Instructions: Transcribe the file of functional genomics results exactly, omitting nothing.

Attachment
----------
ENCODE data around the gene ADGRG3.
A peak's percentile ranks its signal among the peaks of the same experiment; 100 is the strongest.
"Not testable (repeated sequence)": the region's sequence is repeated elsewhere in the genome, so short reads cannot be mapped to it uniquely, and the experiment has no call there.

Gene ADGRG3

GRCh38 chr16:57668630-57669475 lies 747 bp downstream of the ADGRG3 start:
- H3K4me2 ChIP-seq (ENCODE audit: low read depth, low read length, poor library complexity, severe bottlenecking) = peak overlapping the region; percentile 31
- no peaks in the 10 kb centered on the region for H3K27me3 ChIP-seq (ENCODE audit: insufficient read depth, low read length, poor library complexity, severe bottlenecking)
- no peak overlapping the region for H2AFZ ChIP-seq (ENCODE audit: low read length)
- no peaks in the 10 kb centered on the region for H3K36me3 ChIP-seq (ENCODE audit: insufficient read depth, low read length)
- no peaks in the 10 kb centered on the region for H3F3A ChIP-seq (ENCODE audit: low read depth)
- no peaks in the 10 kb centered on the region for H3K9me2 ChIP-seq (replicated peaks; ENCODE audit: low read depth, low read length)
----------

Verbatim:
ENCODE data around the gene ADGRG3.
A peak's percentile ranks its signal among the peaks of the same experiment; 100 is the strongest.
"Not testable (repeated sequence)": the region's sequence is repeated elsewhere in the genome, so short reads cannot be mapped to it uniquely, and the experiment has no call there.

Gene ADGRG3

GRCh38 chr16:57668630-57669475 lies 747 bp downstream of the ADGRG3 start:
- H3K4me2 ChIP-seq (ENCODE audit: low read depth, low read length, poor library complexity, severe bottlenecking) = peak overlapping the region; percentile 31
- no peaks in the 10 kb centered on the region for H3K27me3 ChIP-seq (ENCODE audit: insufficient read depth, low read length, poor library complexity, severe bottlenecking)
- no peak overlapping the region for H2AFZ ChIP-seq (ENCODE audit: low read length)
- no peaks in the 10 kb centered on the region for H3K36me3 ChIP-seq (ENCODE audit: insufficient read depth, low read length)
- no peaks in the 10 kb centered on the region for H3F3A ChIP-seq (ENCODE audit: low read depth)
- no peaks in the 10 kb centered on the region for H3K9me2 ChIP-seq (replicated peaks; ENCODE audit: low read depth, low read length)